14. 14. Results  Project Timeframe: October 5, 2009 to May 15, 2010  $17,415 spent  455 (426) titles purchased  Shipping expenses amounted to $742 (over $25 is free shipping)  Average cost per title: $40.17 (under $50 imposed limit the average cost was $26)  Subject areas: all over – large amount of political science, small amount of fiction, some art. No identifiable trends.
  15. 15.  High repeat circulation rates of many items  No loss of items mailed directly to patron  Difficult to determine impact on regional resource sharing since statistics on ILLs to other members for these titles is hard to determine  Amazon’s statistics do not match participating libraries
  16. 16.  Too little information to know if direct delivery to patron is a good model  Similar model for e-books being explored now for academic libraries receiving CCDA (16 in our region)  Amazon policies towards tax-exempt entities archaic, questionable statistics at times, line of credit worked well but hard to negotiate  Still hoping to write that article
  17. 17. Subjects Totals Museums & Collections--A 1 Phil., Psychology & Rel.--B 61 History, Archeology, Biog--C 8 World History--D 22 U.S. History--E 8 History of Americas--F 10 Fiction 16 Geography, Anthro, Recreation--G 31 Social Sciences, Econ, Finance--H 98 Political Science--J 15 Law--K 2 Education--L 16 Music--M 8 Fine Arts--N 22 Language & Literature--P 51 Science--Q 24 Medicine--R 28 Agriculture--S 3 Tech,Hand Crafts, Home Econ--T 34 Military Science--U 2 Bibliography, Library Science--Z 2 Total 462
  18. 18. Total Items Purchased Library # Titles Purchased According to Amazon # Circs Overall Single Title With Highest Circulation # of Circulations # Titles Circulating More Than Once % Titles Circulated More than Once to # purchased Buffalo & Erie County Public Library 145 624 Sanctified and Chicken Fried the Portable Lansdale, Joe Lansdale 20 117 80.00% Buffalo State College 9 10 American Dreaming, Global Realities: Rethinking U.S. Immigration History. 2 1 11.00% Canisus College 133 161 Mary, Mother of the Redeemer : a mariology textbook / Juan Luis Bastero 5 12 9.00% Daemen College 8 12 Justice: What’s the Right Thing to Do? By Michael J. Sandel 3 3 37.50% Erie Community College 18 13 Bike Lust: Harleys, Women, and American Society by Barbara Jones 7 39.00% Niagara University 13 18 Tie: Mothers Who Kill (DVD), The Susan Smith Story (DVD), The Andrea Yates Story (DVD) 3 5 38.00% University at Buffalo 129 404 Third person : authoring and exploring vast narratives / edited by Pat Harrigan and Noah Wardrip-Fru 15 100 78.00% Totals 455 1242 245 54.00%
  19. 19.  WNYLRC ILL Services ◦ Intent: Provide ILL services for those without OCLC Resource Sharing subscriptions  Fact: WNYLRC has no collection  Fact: WNYLRC is another layer  Fact: WNYLRC added days to the process  Fact: OCLC Resource Sharing subscriptions became more affordable for small institutions Conclusion: Determine alternative for small institutions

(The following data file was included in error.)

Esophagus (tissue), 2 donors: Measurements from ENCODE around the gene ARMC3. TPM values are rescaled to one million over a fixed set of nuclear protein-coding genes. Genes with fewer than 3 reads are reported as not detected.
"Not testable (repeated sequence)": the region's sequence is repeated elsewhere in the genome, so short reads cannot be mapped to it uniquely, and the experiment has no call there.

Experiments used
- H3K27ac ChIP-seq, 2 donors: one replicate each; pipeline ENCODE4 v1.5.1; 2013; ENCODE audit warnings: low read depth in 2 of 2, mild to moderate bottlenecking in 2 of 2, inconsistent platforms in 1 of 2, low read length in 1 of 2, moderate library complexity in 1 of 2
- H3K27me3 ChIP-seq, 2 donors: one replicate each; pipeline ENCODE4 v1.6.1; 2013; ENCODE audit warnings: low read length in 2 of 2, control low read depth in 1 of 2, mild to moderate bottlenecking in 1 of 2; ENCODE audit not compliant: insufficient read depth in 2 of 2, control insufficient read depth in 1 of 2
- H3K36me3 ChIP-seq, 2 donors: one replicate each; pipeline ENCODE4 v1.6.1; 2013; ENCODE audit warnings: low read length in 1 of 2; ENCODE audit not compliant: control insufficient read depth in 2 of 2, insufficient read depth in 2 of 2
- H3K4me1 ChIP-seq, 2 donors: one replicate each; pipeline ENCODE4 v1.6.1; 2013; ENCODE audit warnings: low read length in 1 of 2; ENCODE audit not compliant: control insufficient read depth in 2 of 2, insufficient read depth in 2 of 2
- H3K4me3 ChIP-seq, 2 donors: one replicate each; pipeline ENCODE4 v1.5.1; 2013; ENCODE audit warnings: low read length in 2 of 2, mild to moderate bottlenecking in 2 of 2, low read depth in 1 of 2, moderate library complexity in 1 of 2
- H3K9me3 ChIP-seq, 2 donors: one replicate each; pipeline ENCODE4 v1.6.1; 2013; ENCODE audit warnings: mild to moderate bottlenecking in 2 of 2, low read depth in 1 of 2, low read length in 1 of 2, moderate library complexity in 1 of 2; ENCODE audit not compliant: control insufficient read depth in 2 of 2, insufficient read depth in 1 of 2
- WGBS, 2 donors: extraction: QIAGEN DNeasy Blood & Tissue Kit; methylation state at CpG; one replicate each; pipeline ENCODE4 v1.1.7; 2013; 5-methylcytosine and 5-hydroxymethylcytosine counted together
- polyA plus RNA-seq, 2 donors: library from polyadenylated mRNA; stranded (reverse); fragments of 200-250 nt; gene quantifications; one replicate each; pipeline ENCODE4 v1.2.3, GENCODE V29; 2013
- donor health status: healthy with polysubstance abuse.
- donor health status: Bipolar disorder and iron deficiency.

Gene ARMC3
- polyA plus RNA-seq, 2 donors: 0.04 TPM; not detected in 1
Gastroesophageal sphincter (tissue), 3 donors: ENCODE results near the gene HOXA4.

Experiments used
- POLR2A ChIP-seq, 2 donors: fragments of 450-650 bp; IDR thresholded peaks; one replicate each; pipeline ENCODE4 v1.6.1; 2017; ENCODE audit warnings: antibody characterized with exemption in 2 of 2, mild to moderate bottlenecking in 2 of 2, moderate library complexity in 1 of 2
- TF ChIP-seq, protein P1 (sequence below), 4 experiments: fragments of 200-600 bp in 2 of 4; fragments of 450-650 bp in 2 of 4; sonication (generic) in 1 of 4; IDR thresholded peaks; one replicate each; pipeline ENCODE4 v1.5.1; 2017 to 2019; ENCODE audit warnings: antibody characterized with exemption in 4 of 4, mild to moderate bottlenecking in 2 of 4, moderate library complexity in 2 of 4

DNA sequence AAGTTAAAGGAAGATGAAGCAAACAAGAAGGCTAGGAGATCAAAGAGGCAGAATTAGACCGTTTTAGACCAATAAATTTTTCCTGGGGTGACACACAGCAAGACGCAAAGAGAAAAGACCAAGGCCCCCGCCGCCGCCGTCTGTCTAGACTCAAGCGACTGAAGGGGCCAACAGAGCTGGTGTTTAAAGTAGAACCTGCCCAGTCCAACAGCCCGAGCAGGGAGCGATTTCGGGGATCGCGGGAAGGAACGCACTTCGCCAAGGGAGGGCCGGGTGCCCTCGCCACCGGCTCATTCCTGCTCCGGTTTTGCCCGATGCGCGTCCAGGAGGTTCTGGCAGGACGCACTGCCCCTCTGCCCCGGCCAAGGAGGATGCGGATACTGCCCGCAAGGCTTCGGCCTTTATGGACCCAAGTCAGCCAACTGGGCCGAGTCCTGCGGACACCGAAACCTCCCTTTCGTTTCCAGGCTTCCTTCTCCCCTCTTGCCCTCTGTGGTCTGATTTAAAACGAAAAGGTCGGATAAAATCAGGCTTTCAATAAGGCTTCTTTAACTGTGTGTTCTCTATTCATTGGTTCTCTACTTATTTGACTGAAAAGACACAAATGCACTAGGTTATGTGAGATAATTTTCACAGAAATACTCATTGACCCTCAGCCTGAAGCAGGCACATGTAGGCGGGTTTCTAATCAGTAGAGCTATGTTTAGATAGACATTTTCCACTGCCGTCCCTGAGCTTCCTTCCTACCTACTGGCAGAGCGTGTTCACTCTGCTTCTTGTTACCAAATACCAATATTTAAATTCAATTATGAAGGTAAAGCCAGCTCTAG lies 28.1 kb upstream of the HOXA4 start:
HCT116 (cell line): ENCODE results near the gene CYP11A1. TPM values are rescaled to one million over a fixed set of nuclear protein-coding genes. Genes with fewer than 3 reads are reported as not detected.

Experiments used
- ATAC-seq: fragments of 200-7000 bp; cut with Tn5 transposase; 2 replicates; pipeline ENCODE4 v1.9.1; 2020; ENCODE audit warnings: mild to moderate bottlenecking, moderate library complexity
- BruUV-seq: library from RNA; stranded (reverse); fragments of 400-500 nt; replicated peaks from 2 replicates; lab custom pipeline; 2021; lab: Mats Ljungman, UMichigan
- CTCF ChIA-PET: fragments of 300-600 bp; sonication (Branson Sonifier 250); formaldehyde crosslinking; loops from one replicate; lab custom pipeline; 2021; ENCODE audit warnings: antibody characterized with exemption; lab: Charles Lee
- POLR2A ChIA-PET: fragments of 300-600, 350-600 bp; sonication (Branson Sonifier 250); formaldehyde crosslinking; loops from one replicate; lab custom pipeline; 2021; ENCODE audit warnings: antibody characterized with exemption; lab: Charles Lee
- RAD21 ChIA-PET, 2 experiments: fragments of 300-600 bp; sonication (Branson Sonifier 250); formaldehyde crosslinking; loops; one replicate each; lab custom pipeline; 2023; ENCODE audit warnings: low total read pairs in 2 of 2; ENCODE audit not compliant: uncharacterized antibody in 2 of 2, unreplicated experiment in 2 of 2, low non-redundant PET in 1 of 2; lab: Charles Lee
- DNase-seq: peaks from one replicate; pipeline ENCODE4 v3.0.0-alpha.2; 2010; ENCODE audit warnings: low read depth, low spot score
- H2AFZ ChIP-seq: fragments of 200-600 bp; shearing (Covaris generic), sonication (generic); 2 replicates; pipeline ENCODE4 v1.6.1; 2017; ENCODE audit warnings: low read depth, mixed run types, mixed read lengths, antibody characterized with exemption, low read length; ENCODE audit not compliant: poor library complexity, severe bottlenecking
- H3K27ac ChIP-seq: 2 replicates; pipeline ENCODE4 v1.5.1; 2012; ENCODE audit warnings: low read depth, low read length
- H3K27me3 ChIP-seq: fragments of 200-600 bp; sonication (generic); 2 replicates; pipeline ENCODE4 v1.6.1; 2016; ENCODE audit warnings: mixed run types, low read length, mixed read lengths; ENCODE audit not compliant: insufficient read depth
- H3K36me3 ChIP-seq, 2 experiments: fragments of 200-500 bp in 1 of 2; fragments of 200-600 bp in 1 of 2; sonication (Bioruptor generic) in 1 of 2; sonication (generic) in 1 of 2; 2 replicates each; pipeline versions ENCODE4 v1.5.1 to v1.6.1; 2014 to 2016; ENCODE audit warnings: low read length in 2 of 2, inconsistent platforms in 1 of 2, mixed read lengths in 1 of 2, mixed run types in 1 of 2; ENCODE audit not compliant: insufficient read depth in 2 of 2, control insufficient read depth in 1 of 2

20. 20.  University at Buffalo lends six to one  Has no peer institution to take any of the load  Questioned its ability to continue to lend for free Solution: Allow UB to play a major role in regional ILL - WNYLRC/UB ILLiad Pilot
  21. 21.  Participants are primarily net-borrowers without unique collections or willingness to lend  Participants pay a fee to participate  UB provides ILLiad logins  Participants receive priority status
  22. 22.  7 libraries participated ◦ MOOG ◦ Unifrax ◦ Praxair Inc. ◦ Orleans/Niagara BOCES ◦ Trocaire College ◦ WNY VA Hospital  Paid $100 to participate, no referral charge
  23. 23.  595 items requested  435 items filled  334 of those filled by UB  75% total filled both by UB and OCLC  Most of those not filled were cancelled by requesting library due to lending charges
  24. 24.  Five out of seven respondents rated the program “very successful”  All seven felt that enough information had been given to fully participate  Six found navigating the system “very easy”  Five wanted to see the program continued  ALL seven resigned
  25. 25. New Member Sign-up Request Volume Participation Fee Referral Fee for requests submitted into OCLC/Docline Lending Library Charge (No charge if filled from UB or WNYLRC members’ collections) Initial Fee $200.00 $6.00/request (filled or unfilled) Lender’s fee Renewing Member Fees based on previous 12 months ILL requests 0-10 $0.00 $6.00/request (filled or unfilled) Lender’s fee 11-50 $50.00 $6.00/request (filled or unfilled) Lender’s fee 51-150 $100.00 $6.00/request (filled or unfilled) Lender’s fee 151-300 $200.00 $6.00/request (filled or unfilled) Lender’s fee 301-450 $300.00 $6.00/request (filled or unfilled) Lender’s fee 451+ $400.00 $6.00/request (filled or unfilled) Lender’s fee
  26. 26. Sheryl Knab Executive Director Western New York Library Resources Council 4455 Genesee Street Buffalo, NY 14225 sknab@wnylrc.org 716-633-0705 ext. 121